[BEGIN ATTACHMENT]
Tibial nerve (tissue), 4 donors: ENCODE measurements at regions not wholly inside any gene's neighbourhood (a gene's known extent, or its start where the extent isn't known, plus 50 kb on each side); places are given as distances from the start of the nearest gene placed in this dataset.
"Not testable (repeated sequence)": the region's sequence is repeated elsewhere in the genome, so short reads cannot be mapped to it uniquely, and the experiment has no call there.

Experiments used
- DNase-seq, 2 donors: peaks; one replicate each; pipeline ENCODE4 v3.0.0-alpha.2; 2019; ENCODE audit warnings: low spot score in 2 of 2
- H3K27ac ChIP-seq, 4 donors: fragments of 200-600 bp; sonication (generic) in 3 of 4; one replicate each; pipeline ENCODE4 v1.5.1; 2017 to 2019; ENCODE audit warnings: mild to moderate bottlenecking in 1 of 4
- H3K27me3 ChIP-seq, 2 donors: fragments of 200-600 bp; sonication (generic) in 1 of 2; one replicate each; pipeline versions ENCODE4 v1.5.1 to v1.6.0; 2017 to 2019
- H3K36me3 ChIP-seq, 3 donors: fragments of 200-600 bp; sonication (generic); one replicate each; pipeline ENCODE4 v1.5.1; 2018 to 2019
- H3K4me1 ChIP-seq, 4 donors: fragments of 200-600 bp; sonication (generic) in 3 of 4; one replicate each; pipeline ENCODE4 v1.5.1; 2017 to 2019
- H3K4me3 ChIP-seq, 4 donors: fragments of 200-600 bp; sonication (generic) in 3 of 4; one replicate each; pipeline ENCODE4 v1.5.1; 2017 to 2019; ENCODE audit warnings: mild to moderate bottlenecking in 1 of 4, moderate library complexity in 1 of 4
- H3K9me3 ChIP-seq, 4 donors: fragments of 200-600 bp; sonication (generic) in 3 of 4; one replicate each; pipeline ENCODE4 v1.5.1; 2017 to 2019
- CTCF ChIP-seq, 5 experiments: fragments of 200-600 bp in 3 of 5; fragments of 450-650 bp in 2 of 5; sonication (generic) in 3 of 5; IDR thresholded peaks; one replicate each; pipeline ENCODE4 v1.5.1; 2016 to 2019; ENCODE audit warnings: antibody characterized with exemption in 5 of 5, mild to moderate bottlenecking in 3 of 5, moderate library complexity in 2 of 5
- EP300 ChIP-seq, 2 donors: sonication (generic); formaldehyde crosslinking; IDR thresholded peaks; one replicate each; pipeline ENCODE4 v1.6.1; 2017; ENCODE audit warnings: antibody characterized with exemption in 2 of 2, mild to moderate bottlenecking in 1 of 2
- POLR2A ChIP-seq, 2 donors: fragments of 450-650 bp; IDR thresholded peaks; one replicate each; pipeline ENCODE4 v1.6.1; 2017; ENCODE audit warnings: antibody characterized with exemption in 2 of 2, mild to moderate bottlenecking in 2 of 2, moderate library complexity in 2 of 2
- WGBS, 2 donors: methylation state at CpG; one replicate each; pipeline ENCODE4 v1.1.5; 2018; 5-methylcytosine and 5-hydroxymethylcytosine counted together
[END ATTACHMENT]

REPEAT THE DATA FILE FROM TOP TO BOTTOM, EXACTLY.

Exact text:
Tibial nerve (tissue), 4 donors: ENCODE measurements at regions not wholly inside any gene's neighbourhood (a gene's known extent, or its start where the extent isn't known, plus 50 kb on each side); places are given as distances from the start of the nearest gene placed in this dataset.
"Not testable (repeated sequence)": the region's sequence is repeated elsewhere in the genome, so short reads cannot be mapped to it uniquely, and the experiment has no call there.

Experiments used
- DNase-seq, 2 donors: peaks; one replicate each; pipeline ENCODE4 v3.0.0-alpha.2; 2019; ENCODE audit warnings: low spot score in 2 of 2
- H3K27ac ChIP-seq, 4 donors: fragments of 200-600 bp; sonication (generic) in 3 of 4; one replicate each; pipeline ENCODE4 v1.5.1; 2017 to 2019; ENCODE audit warnings: mild to moderate bottlenecking in 1 of 4
- H3K27me3 ChIP-seq, 2 donors: fragments of 200-600 bp; sonication (generic) in 1 of 2; one replicate each; pipeline versions ENCODE4 v1.5.1 to v1.6.0; 2017 to 2019
- H3K36me3 ChIP-seq, 3 donors: fragments of 200-600 bp; sonication (generic); one replicate each; pipeline ENCODE4 v1.5.1; 2018 to 2019
- H3K4me1 ChIP-seq, 4 donors: fragments of 200-600 bp; sonication (generic) in 3 of 4; one replicate each; pipeline ENCODE4 v1.5.1; 2017 to 2019
- H3K4me3 ChIP-seq, 4 donors: fragments of 200-600 bp; sonication (generic) in 3 of 4; one replicate each; pipeline ENCODE4 v1.5.1; 2017 to 2019; ENCODE audit warnings: mild to moderate bottlenecking in 1 of 4, moderate library complexity in 1 of 4
- H3K9me3 ChIP-seq, 4 donors: fragments of 200-600 bp; sonication (generic) in 3 of 4; one replicate each; pipeline ENCODE4 v1.5.1; 2017 to 2019
- CTCF ChIP-seq, 5 experiments: fragments of 200-600 bp in 3 of 5; fragments of 450-650 bp in 2 of 5; sonication (generic) in 3 of 5; IDR thresholded peaks; one replicate each; pipeline ENCODE4 v1.5.1; 2016 to 2019; ENCODE audit warnings: antibody characterized with exemption in 5 of 5, mild to moderate bottlenecking in 3 of 5, moderate library complexity in 2 of 5
- EP300 ChIP-seq, 2 donors: sonication (generic); formaldehyde crosslinking; IDR thresholded peaks; one replicate each; pipeline ENCODE4 v1.6.1; 2017; ENCODE audit warnings: antibody characterized with exemption in 2 of 2, mild to moderate bottlenecking in 1 of 2
- POLR2A ChIP-seq, 2 donors: fragments of 450-650 bp; IDR thresholded peaks; one replicate each; pipeline ENCODE4 v1.6.1; 2017; ENCODE audit warnings: antibody characterized with exemption in 2 of 2, mild to moderate bottlenecking in 2 of 2, moderate library complexity in 2 of 2
- WGBS, 2 donors: methylation state at CpG; one replicate each; pipeline ENCODE4 v1.1.5; 2018; 5-methylcytosine and 5-hydroxymethylcytosine counted together